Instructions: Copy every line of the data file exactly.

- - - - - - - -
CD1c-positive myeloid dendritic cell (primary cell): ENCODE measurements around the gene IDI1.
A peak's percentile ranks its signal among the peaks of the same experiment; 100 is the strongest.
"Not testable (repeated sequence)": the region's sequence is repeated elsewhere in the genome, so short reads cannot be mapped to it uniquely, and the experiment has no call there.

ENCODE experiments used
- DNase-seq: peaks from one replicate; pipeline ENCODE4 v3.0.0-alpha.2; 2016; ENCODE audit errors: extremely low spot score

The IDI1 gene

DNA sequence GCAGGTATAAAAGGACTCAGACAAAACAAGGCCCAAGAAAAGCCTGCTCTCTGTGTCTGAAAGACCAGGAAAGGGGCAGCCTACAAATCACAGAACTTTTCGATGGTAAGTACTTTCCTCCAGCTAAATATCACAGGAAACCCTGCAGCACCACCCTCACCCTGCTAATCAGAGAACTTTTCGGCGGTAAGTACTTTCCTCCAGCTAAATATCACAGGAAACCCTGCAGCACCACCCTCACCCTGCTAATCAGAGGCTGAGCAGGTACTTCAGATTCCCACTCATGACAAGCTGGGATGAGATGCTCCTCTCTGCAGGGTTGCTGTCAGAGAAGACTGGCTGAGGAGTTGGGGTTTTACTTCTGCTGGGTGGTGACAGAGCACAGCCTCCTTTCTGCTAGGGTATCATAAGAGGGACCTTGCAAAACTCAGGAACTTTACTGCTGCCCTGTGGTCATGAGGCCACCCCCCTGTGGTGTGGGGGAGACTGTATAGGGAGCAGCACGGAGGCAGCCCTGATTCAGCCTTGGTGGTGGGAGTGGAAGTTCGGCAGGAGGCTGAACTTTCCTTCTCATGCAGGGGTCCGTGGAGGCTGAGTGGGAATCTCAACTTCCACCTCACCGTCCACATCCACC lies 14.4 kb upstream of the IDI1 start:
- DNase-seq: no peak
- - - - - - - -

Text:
CD1c-positive myeloid dendritic cell (primary cell): ENCODE measurements around the gene IDI1.
A peak's percentile ranks its signal among the peaks of the same experiment; 100 is the strongest.
"Not testable (repeated sequence)": the region's sequence is repeated elsewhere in the genome, so short reads cannot be mapped to it uniquely, and the experiment has no call there.

ENCODE experiments used
- DNase-seq: peaks from one replicate; pipeline ENCODE4 v3.0.0-alpha.2; 2016; ENCODE audit errors: extremely low spot score

The IDI1 gene

DNA sequence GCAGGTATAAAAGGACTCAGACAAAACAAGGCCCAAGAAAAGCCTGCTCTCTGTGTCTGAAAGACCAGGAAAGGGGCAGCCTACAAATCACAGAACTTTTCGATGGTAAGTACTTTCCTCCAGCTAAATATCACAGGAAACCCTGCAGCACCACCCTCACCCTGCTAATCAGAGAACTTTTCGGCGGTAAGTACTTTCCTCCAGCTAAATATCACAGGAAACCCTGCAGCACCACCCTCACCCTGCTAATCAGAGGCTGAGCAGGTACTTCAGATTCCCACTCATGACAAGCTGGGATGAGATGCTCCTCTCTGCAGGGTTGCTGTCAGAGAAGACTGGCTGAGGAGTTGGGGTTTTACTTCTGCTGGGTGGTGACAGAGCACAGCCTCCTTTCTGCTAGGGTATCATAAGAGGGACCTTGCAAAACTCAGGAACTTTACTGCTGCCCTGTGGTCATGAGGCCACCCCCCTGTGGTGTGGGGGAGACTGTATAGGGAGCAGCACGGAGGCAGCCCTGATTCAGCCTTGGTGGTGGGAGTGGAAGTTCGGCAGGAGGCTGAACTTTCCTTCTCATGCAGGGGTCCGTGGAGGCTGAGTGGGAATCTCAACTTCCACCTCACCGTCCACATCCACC lies 14.4 kb upstream of the IDI1 start:
- DNase-seq: no peak